Van Cleave was among the thousands of Democrats — 12,342 to be exact — who descended on a muddy lakeside park here Saturday, withstanding hours of drizzle and then steady rain at the Polk County Democrats Steak Fry to listen to 17 presidential hopefuls make their pitch to voters in this all-important first caucuses state.
But as the day wound to a close, Van Cleave, 50, a schoolteacher from Marshalltown, felt as conflicted as ever. “There are so many candidates I like,” she said. “Elizabeth Warren is my favorite. But to me, electability is so important. . . . I just want someone who can beat Donald Trump. I think she can, but I’m not sure. I am just so torn.”
With four months to go before next year’s Feb. 3 caucuses, the competition for votes is intensifying in Iowa, with most Democrats still grappling with the question of who is best positioned to take on President Trump.
A new Des Moines Register/CNN/Mediacom Iowa Poll of likely caucus-goers released Saturday night found surging support for Warren in the race. According to the poll, 22 percent of likely caucus-goers said Warren is their first choice for the Democratic nomination. Former vice president Joe Biden was at 20 percent, followed by Sen. Bernie Sanders (I-Vt.) at 11 percent. No other candidate was in double digits.
The survey was more proof of Warren’s growing popularity in Iowa, where she has attracted large crowds for months. It marked the first notable shake-up in the race. Though Warren’s lead was narrow, Biden had been the polling leader in all three of the Register’s 2020 polls, including the most recent one in June.
The poll was released after a whirlwind day of campaigning at the Steak Fry, which has been an essential Iowa tradition for presidential candidates for the past 40 years since it was launched as a small grass-roots fundraiser for Tom Harkin, a revered Iowa Democrat who retired from the U.S. Senate in 2014. It has long been regarded as one of the best opportunities for a candidate to make a splash among Iowa Democrats and show their organizational force.
Biden, Sen. Kamala D. Harris (D-Calif.) and Buttigieg, the mayor of South Bend, Ind., each reserved massive spaces to rally their supporters. And like all the campaigns, they each led big parades to the stage, including Harris, who danced with a drum line and hundreds of cheering supporters.
The show of force comes at a pivotal time for Harris, who has been lagging in national and Iowa polls. She announced in the past week that she is going all-in on Iowa in hopes of placing in the top three, a ticket that her campaign hopes could propel her to South Carolina and into Super Tuesday. “I don’t know if you heard,” Harris cheekily said on the stage. “I’m moving to Iowa.”
Harris was not the only candidate looking to the Steak Fry for a jolt of life. While Booker marched into the event with scores of enthusiastic supporters and received a standing ovation from most of the crowd, he offered a more dire assessment of his campaign offstage. He told reporters if he can’t raise $1.7 million in coming days that he will reconsider whether he has the “pathway” to win the nomination. “I don’t believe people should stay in this just to stay in it,” he said. “You either have a trajectory to win or not.”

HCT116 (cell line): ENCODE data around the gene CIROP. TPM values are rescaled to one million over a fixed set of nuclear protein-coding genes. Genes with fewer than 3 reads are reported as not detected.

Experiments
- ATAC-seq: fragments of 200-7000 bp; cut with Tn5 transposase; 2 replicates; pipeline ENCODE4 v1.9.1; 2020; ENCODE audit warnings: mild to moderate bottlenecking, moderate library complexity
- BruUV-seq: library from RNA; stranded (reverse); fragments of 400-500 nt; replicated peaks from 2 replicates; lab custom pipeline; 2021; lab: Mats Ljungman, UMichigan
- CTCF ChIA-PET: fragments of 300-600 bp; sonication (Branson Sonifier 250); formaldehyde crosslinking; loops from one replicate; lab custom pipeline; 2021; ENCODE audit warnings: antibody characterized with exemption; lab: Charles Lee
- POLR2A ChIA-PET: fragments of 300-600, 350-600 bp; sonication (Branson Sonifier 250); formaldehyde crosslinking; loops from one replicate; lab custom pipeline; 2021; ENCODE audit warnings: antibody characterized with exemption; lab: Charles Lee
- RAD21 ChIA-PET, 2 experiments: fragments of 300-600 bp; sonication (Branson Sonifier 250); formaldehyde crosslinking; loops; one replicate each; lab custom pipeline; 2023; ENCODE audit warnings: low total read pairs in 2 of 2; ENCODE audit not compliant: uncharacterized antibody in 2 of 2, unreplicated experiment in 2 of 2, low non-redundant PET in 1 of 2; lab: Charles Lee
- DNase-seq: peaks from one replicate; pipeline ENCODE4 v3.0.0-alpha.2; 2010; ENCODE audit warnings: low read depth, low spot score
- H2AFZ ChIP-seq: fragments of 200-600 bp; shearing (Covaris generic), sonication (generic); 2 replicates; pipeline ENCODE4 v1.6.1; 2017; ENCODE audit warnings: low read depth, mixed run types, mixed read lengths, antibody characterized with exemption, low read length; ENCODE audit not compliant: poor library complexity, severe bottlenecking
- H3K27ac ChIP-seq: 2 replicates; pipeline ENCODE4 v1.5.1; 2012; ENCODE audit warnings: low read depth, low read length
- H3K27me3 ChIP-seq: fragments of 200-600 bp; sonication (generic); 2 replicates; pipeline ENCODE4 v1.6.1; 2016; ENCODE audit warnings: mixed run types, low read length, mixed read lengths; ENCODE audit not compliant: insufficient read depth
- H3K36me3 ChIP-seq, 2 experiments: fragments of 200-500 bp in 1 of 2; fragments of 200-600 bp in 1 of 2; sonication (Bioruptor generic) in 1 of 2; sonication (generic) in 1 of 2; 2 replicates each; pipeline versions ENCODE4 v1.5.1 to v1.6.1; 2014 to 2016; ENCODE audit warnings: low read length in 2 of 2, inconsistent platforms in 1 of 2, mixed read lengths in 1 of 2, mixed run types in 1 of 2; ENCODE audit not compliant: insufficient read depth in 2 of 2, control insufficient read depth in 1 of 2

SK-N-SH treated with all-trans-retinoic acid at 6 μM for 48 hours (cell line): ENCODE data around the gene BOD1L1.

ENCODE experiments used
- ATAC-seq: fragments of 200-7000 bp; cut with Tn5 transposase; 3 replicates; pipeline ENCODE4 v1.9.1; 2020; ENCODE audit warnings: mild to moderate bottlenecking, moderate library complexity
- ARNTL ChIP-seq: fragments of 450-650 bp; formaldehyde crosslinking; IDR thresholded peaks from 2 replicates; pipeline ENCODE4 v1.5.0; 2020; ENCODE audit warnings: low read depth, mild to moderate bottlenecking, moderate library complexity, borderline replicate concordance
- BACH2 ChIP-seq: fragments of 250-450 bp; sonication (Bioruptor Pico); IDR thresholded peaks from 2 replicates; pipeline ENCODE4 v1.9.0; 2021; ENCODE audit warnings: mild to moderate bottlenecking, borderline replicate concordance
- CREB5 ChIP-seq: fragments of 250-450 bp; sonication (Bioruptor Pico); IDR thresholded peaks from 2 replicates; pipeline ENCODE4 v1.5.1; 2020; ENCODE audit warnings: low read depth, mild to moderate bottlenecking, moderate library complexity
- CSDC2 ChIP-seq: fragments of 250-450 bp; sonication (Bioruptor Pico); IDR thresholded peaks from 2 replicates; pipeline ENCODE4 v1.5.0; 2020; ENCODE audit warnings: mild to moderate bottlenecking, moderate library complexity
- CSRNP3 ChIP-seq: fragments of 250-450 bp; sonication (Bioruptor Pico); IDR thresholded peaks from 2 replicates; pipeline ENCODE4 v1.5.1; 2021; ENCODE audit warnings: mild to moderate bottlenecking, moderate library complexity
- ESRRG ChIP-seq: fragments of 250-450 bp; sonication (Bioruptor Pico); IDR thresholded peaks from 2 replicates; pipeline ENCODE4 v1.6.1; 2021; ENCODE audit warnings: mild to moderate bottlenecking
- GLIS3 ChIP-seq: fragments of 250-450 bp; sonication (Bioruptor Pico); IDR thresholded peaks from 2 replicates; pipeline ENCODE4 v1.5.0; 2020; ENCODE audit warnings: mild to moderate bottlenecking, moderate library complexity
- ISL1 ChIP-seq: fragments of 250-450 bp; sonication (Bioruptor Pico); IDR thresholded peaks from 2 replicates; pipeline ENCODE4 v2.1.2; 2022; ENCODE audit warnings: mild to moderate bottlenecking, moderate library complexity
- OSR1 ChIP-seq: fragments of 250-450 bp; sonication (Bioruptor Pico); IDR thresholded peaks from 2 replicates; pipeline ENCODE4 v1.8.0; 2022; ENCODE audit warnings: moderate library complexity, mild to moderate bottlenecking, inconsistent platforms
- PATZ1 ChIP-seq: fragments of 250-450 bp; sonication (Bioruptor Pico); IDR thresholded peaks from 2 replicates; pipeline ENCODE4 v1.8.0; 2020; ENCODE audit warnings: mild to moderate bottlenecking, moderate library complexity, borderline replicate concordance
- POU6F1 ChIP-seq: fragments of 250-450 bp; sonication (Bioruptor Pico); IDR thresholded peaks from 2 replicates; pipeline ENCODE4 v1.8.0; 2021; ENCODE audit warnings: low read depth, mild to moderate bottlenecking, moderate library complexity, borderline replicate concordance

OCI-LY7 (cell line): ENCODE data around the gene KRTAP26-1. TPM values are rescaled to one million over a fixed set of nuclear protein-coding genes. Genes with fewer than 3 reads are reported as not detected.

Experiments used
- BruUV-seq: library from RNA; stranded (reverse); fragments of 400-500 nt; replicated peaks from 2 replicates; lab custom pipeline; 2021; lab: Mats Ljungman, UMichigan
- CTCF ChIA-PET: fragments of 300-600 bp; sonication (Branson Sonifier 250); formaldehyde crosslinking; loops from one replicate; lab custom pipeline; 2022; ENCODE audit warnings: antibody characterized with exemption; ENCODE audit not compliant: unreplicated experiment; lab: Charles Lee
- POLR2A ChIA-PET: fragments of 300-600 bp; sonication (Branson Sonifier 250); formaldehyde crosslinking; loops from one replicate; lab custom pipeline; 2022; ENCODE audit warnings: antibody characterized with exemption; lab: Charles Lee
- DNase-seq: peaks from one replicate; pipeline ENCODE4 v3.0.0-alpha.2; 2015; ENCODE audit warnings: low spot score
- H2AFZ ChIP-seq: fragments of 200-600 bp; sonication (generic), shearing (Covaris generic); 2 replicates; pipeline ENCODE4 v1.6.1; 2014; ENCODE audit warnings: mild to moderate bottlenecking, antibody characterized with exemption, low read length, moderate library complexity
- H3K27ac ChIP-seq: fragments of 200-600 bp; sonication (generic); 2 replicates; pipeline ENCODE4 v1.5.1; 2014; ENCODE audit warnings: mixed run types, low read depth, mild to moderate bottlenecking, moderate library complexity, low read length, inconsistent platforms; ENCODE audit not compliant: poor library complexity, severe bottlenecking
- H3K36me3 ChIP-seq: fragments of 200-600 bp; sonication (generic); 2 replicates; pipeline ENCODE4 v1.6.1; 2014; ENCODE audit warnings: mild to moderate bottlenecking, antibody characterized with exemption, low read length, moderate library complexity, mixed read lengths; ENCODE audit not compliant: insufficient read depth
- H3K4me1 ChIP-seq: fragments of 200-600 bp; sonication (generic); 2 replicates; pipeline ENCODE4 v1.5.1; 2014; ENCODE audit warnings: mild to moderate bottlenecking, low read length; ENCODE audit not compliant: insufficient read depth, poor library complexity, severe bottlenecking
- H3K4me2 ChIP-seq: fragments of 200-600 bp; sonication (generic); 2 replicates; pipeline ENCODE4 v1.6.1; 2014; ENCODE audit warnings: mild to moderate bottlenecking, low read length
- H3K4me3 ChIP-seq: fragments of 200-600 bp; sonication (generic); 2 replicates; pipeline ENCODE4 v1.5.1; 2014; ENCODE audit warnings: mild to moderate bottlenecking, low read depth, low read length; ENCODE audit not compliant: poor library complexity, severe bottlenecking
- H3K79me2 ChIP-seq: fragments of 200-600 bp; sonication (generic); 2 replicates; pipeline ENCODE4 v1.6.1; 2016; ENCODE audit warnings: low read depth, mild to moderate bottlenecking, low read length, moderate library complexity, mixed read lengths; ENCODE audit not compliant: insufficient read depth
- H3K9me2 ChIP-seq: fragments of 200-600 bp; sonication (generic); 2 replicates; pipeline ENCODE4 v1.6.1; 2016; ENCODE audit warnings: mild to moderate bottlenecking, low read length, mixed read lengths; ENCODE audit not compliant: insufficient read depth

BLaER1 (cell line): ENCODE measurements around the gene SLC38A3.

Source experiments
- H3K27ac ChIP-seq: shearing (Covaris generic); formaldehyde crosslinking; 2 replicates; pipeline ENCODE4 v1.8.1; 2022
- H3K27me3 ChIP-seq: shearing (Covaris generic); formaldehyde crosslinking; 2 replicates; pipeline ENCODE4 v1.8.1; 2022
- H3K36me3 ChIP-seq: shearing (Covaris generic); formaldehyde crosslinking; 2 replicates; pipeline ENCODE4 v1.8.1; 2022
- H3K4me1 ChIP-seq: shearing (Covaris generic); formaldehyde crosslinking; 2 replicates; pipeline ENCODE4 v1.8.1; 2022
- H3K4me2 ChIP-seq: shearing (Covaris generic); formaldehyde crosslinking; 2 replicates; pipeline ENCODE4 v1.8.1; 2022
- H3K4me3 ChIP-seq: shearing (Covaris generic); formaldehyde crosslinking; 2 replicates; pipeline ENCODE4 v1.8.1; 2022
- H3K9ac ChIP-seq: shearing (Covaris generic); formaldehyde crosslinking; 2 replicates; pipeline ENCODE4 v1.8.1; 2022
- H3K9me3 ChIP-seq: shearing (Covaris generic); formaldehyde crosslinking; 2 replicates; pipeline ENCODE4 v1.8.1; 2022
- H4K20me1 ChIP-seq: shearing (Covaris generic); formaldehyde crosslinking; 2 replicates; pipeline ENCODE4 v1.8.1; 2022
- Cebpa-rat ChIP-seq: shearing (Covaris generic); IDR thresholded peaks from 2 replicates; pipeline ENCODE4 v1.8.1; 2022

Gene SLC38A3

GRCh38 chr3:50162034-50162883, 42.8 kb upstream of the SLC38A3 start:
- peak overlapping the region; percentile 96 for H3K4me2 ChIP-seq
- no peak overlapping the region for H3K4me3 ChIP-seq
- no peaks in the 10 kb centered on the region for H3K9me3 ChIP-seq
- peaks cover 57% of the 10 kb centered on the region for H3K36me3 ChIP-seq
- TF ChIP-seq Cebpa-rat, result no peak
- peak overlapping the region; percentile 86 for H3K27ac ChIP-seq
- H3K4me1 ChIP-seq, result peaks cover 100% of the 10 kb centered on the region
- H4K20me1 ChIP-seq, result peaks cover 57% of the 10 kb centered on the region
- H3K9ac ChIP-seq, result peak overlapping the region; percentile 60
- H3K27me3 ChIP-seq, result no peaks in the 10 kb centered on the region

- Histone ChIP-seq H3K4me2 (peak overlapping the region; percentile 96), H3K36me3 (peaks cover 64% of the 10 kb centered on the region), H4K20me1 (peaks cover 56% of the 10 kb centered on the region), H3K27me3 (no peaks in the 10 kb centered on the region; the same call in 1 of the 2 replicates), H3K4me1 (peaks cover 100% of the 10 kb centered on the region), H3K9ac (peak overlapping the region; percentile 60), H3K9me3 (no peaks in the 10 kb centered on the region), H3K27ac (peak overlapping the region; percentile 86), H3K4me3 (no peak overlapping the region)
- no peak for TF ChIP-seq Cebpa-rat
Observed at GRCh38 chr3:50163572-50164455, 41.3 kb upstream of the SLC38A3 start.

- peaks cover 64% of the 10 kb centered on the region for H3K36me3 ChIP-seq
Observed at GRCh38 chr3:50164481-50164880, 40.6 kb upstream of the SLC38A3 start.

Biden arrived at the Steak Fry as the national polling leader, with scores of supporters who turned up early to rally with the former vice president. His parade included a firetruck packed with members of the International Association of Firefighters, a union that has endorsed his campaign, which sounded its siren to announce Biden’s entrance into the event.
Biden was immediately swarmed by supporters clamoring for photographs and signatures. He pumped his fist, keeping the rhythm of a chant of his name, and reached through a mass of cameras to shake hands. Racing to a grill, where the candidates each spent time cooking chicken and steak, Biden threw on an apron. “Put me to work,” he said.
Onstage, Biden made no mention of reports that Trump had urged the Ukranian president to open up an investigation into a company with ties to Biden’s son Hunter.
But hours before, at a gaggle with reporters, Biden called Trump’s actions an “overwhelming abuse of power” and urged congressional Democrats to investigate. He also suggested the president’s actions indicated he is worried about winning reelection.
Trump “knows I’ll beat him like a drum,” the former vice president told reporters.
While the Biden campaign bought more than a thousand tickets to hand out to supporters, the Warren campaign bought just 200, gambling that her supporters would turn out without much nudging.
And as the senator from Massachusetts took the stage, thousands of Warren signs popped up into the air.
Afterward, Warren spent more than two hours at her campaign booth, posing for more than 1,000 selfies in what has become her signature campaign move. Among those waiting in line was Trey Hill, a middle school teacher from Ankeny, who said he’d narrowed down his choices to Warren, Buttigieg and Sanders.
“For Warren, for me, it was definitely . . . her confidence, her just sheer strength and determination to fight for what she believes in. I’m really interested in Bernie just because he is kind of the impetus to this revolution that we have going on,” Hill said. “And Pete, I just think that he’s one of the most intelligent people I’ve ever heard speak and I think that he’s got a mind to really take this country really far.”
When he got to the front of the line, a Warren aide took Hill’s phone; he would have about three seconds with the senator.
“I’m with you in this fight!” Hill blurted out.
“Absolutely, thank you!” Warren told him.